The Quarterly Journal of The Homosexual Community Counseling Center
Dr. Ralph Blair, Editor
1974 Editorials: Charter Volume, Numbers 1, 2, 3, 4
1975 Editorials: Volume II, Numbers 1, 2, 3, 4
1976 Editorials: Volume III, Numbers 1, 2
“Dr. Blair is scrupulously thorough and shows a remarkable analytic ability in his evaluation of the research of others. Indeed, his survey of the etiology of homosexuality is to my mind the best in existence.”
Carlfred B. Broderick, Ph.D., Editor
Journal of Marriage and the Family
“Ralph Blair has written a splendid survey of the etiology of homosexuality. [Blair’s] Homosexual Counseling Journal is attractive and so full of news and helpful information that it should be welcomed by many.”
Walter C. Alvarez, M.D.
Emeritus Consultant, Mayo Clinic
VOL. 1, NO. 1, JANUARY 1974
It was right for the Trustees of the American Psychiatric Association to drop homosexuality from the listing of mental disorders in the Association’s Diagnostic and Statistical Manual of Mental Disorders. At long last, those at the top of the psychiatric profession reached the conclusion that, in terms of nomenclature, homosexuality does not meet the criteria for being considered a psychiatric disorder. These psychiatrists educated themselves through critical evaluation of the evidence from both within and without the homosexual community. They recognized that homosexuality per se does not regularly cause subjective distress nor is it regularly associated with some generalized impairment in social effectiveness. This decision should help to improve the chances for greater public acceptance of homosexual men and women.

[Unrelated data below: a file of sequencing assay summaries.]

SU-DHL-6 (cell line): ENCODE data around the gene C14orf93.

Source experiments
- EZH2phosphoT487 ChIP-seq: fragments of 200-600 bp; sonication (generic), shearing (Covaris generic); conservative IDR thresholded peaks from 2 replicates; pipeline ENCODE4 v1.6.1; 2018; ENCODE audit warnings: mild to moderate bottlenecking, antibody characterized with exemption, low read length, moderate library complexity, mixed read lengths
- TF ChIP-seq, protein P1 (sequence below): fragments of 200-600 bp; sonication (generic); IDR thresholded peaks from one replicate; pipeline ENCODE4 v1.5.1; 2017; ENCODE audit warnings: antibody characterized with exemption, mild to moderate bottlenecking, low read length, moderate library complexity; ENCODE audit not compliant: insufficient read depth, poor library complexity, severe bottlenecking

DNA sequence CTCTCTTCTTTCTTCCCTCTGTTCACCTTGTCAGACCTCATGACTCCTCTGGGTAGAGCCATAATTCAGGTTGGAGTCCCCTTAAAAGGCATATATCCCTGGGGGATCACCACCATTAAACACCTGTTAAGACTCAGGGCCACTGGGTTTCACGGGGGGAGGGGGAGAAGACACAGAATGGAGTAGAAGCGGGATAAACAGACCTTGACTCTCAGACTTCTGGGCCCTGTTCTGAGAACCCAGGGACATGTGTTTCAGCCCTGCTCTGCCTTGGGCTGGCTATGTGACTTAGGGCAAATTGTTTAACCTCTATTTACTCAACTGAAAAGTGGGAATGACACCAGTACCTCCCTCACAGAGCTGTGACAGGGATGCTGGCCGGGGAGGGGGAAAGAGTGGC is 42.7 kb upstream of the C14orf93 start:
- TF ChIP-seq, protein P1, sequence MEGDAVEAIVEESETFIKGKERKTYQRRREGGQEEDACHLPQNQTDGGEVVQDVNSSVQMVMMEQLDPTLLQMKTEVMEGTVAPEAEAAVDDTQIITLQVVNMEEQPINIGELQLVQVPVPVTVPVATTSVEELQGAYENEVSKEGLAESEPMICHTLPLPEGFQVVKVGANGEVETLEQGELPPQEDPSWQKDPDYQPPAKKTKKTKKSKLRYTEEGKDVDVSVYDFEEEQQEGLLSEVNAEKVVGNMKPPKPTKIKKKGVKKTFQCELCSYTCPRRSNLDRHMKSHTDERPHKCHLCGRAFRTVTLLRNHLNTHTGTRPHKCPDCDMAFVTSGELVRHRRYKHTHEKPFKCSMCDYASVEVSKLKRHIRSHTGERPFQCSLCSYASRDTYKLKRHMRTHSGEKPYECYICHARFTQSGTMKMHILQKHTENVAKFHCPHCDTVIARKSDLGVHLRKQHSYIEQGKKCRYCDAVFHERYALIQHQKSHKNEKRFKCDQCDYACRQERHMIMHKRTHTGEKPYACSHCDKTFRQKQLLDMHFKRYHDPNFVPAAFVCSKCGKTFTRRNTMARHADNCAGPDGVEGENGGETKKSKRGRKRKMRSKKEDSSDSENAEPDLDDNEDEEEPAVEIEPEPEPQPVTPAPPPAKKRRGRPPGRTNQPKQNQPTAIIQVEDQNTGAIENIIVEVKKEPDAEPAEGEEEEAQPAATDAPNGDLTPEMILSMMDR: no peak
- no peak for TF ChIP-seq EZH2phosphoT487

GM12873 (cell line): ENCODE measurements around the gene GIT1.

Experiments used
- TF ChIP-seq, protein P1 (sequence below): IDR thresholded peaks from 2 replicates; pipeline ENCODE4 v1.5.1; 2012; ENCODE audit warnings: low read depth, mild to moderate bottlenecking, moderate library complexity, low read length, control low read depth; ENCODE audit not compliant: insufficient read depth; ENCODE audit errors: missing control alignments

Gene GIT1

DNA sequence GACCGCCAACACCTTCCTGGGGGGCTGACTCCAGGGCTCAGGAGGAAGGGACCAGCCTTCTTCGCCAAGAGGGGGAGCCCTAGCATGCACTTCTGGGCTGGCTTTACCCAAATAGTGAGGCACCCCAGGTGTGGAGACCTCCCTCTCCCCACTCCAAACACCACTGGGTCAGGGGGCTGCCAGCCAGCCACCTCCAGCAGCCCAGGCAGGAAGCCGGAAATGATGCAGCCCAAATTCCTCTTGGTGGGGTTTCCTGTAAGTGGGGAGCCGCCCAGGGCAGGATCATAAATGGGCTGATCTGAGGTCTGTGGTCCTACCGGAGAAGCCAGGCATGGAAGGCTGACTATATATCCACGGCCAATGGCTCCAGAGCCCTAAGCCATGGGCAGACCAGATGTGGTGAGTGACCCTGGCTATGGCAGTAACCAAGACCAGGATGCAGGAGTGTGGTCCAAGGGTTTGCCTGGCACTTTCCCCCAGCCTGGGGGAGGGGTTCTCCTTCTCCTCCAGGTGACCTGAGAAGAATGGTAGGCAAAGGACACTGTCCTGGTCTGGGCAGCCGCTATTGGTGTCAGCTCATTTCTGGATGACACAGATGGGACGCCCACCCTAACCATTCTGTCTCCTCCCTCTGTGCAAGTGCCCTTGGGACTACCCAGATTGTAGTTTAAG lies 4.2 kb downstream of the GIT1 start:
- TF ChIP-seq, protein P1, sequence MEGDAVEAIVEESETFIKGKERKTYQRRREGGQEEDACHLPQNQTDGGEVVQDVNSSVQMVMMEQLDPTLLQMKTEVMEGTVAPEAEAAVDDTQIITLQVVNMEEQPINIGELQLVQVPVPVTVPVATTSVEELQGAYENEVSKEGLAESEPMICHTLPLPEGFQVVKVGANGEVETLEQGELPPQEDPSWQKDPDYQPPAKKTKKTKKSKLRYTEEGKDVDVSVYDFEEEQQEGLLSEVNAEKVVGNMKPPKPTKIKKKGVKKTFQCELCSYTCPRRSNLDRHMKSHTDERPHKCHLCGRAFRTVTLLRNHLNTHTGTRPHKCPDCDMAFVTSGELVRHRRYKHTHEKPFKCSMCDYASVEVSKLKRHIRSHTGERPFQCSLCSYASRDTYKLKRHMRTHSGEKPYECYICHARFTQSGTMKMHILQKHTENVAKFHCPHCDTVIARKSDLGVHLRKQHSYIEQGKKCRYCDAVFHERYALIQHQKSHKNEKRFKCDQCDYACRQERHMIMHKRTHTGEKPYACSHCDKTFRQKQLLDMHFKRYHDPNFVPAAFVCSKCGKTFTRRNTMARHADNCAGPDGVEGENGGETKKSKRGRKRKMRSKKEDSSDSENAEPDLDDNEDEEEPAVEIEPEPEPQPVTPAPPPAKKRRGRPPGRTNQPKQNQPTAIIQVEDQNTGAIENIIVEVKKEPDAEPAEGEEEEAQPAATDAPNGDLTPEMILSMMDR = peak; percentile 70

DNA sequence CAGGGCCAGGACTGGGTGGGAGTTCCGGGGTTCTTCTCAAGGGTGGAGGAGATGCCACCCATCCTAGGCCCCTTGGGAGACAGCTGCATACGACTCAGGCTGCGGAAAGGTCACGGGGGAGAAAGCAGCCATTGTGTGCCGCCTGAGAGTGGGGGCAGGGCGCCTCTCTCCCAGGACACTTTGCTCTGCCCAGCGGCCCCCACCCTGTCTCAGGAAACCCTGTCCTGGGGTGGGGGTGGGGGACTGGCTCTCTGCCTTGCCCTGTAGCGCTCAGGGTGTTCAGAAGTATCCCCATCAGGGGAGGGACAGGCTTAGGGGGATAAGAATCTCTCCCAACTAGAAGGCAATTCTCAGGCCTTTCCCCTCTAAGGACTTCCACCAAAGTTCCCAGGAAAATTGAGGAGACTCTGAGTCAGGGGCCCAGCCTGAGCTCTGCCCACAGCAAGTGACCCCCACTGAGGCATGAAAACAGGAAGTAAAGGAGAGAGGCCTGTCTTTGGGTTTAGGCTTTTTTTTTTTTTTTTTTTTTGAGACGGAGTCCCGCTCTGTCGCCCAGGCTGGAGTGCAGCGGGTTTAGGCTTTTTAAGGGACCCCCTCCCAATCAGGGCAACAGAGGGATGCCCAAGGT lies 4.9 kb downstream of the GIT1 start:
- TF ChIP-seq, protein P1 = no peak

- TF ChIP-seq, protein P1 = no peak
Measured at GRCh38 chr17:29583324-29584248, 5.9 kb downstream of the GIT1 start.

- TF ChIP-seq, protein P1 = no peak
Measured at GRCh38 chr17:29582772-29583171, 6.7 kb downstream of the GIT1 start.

The one unfortunate move of the Trustees was that they also created a new category, Sexual orientation disturbance, to replace the discarded category of homosexuality. This entry applies to those who, among others and because of introjected negative thinking about homosexuality, feel that they would be better off as heterosexual. To this end they will be led to invest large amounts of time and money to try for psychiatric reversal of orientation. Unfortunately, their hopes cannot be bolstered by histories of success in such effort. In the process, the lives of third parties will be disrupted and the homosexuals will lose opportunities to learn repertoire for functioning appropriately in terms of their fundamental sexual orientation.
Homoerotiphobic psychiatrists are pressing now for a referendum of the entire APA membership in an attempt to overturn the Trustees’ decision to no longer list homosexuality as a mental disorder. When psychiatrists think about behavior which has been so unacceptable in their society, it may be unrealistic to expect that many of them could set aside their prejudices and assess the matter in rigorous diagnostic and statistical terms. Elsewhere in this issue of the Journal, May’s findings suggest that attitudes of members of the helping professions may have little to do with professional training and much to do with pre-professional opinions. The training of psychiatrists has been inadequate to counter popular notions about homosexuality. The response to a referendum might be characterized by what could be called, in Veblenian terms, a “trained incapacity” on the part of grass roots psychiatrists, as either citizens or psychiatrists, to change their impressions in light of more recent and accurate information. Read more →